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Re: Extended globbing seems to have become much slower in recent versions of Zsh
I see no real difference with or without Peter's patch, I'm afraid.
I will incorporate the suggestions from Bart in my solution. But I feel I
haven't explained very well (or at all) what I'm trying to achieve. I use
this kind of globbing in a sort of "recursive grep" which I use
interactively to grep in my project's codebase. The inputs to the script
include both patterns that I search for and patterns that I want to
exclude. Up until now, I have composed the list of exclusions from the
input without separating ordinary files from directories, but Bart's tip
made me aware that such a separation would be worth doing to make it faster.
As a side note, since I have implemented this in zsh, I followed what I
thought was "zsh best practice", and composed this rather complicated file
list with a zsh glob expression, instead of relying on an external command
such as gnu "find". But after I discovered this bottle neck in my scripts,
I have experimented with instead letting "find" find the files, and indeed
that seems a whole lot faster. I mention that just to be sure that I am not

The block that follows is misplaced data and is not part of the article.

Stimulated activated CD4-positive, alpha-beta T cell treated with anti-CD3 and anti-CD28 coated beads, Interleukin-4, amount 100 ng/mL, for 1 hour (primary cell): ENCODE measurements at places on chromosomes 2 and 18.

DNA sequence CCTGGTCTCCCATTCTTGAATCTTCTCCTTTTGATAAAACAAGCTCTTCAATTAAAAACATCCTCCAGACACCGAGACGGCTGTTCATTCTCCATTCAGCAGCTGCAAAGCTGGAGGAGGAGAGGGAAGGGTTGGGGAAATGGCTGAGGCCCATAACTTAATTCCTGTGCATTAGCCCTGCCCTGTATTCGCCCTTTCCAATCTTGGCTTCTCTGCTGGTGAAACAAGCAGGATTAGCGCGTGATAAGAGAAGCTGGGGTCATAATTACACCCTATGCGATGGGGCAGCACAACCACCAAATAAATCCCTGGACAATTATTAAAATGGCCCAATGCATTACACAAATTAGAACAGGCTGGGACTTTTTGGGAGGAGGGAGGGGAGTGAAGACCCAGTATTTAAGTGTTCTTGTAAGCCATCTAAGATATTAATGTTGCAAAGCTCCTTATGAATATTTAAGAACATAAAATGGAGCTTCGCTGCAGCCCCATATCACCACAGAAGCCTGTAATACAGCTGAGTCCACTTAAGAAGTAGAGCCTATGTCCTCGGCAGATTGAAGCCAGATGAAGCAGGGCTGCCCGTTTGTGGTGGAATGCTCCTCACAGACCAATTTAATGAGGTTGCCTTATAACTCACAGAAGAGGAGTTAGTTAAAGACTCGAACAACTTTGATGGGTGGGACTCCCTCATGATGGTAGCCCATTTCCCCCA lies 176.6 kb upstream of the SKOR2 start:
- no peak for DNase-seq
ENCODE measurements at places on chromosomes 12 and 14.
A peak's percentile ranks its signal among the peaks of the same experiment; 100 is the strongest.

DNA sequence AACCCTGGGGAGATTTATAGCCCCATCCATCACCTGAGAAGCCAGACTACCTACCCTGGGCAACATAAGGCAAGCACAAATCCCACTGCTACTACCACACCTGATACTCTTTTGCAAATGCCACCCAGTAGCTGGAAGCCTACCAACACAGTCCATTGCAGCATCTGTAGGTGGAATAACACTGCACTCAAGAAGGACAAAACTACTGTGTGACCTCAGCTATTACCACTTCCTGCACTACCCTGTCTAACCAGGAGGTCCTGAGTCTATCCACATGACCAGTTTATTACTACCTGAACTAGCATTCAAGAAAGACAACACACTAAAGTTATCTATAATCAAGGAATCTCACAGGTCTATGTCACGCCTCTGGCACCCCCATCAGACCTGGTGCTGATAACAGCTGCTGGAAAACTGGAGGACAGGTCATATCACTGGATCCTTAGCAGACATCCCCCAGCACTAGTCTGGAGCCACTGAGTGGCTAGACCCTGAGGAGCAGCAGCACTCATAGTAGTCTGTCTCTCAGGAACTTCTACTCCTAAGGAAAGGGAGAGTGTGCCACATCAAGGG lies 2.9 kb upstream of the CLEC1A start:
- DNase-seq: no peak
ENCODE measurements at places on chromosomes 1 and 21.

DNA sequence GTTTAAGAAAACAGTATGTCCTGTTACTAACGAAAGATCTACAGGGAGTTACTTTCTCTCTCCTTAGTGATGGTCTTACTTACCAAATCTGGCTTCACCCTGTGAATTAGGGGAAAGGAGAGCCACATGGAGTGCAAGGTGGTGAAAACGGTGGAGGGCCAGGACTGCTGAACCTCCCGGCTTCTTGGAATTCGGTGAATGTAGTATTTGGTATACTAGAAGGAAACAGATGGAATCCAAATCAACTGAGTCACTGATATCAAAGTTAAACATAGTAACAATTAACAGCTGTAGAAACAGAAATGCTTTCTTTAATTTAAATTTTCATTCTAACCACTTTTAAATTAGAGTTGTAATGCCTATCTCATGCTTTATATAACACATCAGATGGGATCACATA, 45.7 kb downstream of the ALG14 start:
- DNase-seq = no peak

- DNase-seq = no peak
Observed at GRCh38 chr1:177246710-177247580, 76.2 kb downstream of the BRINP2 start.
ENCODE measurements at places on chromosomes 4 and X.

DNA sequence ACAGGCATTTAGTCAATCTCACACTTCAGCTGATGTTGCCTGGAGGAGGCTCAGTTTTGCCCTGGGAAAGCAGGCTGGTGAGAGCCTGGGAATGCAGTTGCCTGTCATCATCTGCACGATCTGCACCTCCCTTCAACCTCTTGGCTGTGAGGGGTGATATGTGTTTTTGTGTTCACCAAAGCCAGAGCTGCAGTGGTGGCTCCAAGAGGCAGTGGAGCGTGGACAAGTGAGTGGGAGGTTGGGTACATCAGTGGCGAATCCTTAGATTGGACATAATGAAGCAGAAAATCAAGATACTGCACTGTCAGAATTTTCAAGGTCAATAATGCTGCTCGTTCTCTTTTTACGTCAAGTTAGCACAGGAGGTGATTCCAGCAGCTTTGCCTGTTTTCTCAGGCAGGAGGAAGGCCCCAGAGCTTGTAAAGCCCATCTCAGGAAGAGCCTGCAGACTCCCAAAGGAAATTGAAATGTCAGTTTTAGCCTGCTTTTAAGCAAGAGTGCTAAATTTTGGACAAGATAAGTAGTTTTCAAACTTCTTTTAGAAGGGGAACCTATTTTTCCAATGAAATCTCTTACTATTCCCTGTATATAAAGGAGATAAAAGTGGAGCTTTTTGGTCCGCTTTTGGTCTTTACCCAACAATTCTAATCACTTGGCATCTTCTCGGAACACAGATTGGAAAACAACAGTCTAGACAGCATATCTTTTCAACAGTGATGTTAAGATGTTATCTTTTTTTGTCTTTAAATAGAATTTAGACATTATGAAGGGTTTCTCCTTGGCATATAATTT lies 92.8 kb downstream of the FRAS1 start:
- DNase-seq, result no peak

causing you to waste your time if my use case is so extreme that it's not
worth bothering about its performance.
On Sun, Mar 6, 2016 at 7:10 PM, Peter Stephenson <
> On Sat, 5 Mar 2016 09:47:23 -0800
> Bart Schaefer <schaefer@xxxxxxxxxxxxxxxx> wrote:
> > On Mar 4, 9:49pm, Peter Stephenson wrote:
> > } Subject: Re: Extended globbing seems to have become much slower in
> > }
> > } This is what I meant. It may not be related to the slow down in
> > } question, but it should speed up repeated use of exclusion patterns in
> > } any case.
> > Sadly, on my desktop this actually SLOWS DOWN the process even further.
> > The below is for a glob of 13,000 files (largest/deepest tree I have
> > handy) with "repeat 3" and Jesper's pattern:
> That suggests either I've made a mistake in the optimisation portion
> (which I didn't explicit test, only that it gave the correct behaviour),
> or the repeated allocation ad nfreeing of similar length strings is
> close to optimal in allocation already... or a combination.
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